Medicaid has a “five year look back” requirement which imposes a disqualification period if you have transfers of assets within the five years before applying for Medicaid coverage. Although there does exist some techniques to protect some assets if Medicaid coverage is needed in an emergency, it is better to develop a plan long before you need it.
Long-term care is a costly process and chances are most of us will be involved with this choice based on future projections, so Medicaid planning offers a more affordable alternative solution. Securing professional legal oversight when planning for Medicaid acceptance is beneficial for the following reasons:
To make sure the appropriate documents are gathered and the paperwork is completed correctly in order to avoid denial of benefits
To allow the process to go quickly and smoothly, reducing stress levels and delays in approval
To protect the financial security of the spouse
To keep limited financial assets from being used improperly
As you can well understand from the costs cited earlier and the likelihood that Americans will need these services more in the future, Medicaid planning is extremely important. Connelly Law can help you with Medicaid Planning if and when you need it. Click on the brochure below to download it and print it out. Our office is happy to answer any questions regarding this important subject. Call us at 1-855-724-9400.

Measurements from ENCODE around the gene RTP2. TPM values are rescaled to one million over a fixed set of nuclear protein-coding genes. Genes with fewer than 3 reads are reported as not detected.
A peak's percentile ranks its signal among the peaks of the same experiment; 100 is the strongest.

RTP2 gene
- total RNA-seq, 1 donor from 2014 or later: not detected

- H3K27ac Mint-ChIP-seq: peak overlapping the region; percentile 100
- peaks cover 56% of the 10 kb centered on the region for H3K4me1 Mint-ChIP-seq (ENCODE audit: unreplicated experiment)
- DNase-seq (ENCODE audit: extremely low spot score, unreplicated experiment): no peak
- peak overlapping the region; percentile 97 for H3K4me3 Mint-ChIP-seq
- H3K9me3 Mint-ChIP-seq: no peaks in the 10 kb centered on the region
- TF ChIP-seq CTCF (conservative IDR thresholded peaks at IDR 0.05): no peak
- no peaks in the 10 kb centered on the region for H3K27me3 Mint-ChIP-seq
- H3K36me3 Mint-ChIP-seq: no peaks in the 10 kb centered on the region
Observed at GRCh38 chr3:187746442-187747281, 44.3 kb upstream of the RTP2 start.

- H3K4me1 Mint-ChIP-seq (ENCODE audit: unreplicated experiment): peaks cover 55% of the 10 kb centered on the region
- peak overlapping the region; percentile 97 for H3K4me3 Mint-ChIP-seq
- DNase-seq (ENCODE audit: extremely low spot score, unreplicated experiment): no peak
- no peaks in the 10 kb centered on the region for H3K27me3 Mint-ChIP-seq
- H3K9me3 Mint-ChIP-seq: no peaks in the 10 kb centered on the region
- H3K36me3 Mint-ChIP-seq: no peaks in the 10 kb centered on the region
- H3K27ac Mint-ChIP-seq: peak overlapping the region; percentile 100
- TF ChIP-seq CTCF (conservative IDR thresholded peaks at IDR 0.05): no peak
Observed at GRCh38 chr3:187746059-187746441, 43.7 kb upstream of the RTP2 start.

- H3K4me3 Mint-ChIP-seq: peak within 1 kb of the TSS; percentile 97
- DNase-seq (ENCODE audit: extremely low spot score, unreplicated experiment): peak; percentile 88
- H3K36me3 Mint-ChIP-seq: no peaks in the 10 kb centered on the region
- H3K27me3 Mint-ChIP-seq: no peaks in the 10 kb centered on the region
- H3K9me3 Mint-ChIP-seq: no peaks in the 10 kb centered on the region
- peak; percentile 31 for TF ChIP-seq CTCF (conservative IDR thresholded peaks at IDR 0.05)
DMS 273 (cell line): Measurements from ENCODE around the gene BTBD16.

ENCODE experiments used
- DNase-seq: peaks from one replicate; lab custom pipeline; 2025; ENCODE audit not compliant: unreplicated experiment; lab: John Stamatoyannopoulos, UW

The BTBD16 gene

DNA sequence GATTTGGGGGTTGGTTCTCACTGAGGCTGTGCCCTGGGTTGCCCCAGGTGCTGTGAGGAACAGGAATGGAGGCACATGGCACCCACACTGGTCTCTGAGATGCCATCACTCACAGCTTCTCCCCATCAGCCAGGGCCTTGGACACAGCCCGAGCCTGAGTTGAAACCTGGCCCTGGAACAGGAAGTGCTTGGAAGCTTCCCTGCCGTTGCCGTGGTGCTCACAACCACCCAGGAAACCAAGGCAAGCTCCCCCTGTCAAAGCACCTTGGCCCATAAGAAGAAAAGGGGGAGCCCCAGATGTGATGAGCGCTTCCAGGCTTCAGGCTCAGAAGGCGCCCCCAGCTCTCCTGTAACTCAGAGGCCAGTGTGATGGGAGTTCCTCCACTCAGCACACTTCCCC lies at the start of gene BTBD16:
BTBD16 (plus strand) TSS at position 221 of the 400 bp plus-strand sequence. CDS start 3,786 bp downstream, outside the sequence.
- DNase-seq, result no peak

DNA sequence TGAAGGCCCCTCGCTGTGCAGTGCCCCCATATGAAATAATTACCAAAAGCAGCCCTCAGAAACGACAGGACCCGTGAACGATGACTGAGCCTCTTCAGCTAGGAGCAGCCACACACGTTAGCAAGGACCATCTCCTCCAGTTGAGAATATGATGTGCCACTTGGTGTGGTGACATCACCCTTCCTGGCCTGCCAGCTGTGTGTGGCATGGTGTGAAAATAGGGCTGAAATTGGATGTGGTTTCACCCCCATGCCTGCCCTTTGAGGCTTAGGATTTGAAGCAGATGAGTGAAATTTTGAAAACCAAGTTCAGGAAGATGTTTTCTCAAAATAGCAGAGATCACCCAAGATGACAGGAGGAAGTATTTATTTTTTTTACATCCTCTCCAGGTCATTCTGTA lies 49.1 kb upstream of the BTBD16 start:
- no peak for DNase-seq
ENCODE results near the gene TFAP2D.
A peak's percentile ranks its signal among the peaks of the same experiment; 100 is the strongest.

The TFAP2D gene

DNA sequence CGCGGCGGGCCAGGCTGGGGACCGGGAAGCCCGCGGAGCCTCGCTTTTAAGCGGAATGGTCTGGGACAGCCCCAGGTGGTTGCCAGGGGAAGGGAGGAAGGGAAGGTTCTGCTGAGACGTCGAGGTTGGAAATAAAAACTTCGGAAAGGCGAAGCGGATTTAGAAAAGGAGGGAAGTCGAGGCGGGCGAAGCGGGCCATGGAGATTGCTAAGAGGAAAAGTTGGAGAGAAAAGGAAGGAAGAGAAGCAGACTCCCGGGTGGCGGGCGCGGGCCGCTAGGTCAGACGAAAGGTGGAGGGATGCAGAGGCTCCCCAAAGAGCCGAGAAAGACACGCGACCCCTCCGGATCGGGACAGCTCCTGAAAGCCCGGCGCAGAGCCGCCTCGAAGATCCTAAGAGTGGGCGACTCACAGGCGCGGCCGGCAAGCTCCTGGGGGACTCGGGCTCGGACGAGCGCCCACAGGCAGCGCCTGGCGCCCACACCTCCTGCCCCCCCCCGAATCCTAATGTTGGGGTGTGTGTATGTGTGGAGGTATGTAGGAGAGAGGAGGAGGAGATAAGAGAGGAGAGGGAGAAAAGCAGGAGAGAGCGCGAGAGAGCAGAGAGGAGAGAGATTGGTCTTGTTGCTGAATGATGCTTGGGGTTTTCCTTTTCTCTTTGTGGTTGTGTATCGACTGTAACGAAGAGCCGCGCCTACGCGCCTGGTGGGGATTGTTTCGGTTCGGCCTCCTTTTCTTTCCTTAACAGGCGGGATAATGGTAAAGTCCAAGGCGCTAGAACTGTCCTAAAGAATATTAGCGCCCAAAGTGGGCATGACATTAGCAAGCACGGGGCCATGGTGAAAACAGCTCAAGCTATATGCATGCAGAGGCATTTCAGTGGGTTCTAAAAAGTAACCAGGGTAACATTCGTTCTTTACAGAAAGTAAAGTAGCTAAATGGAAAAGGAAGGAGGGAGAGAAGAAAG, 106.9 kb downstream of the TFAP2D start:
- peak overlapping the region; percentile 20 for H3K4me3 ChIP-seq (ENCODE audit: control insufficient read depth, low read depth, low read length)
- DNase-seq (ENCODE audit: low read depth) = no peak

Attorney Connelly practices in the area of elder law. This area of law involves Medicaid planning and asset protection advice for those individuals entering nursing homes, planning for the possibility of disability through the use of powers of attorney for the both health care and finances, guardianship, estate planning, probate and estate administration, preparation of wills, living trusts and special or supplemental needs trusts. He represents clients primarily in the states of Rhode Island, Connecticut and the Commonwealth of Massachusetts. He was certified as an Elder Law Attorney (CELA) by the National Elder Law Foundation (NELF) in 2008. Attorney Connelly is licensed to practice before the Rhode Island, Massachusetts, Connecticut, and Federal Bars.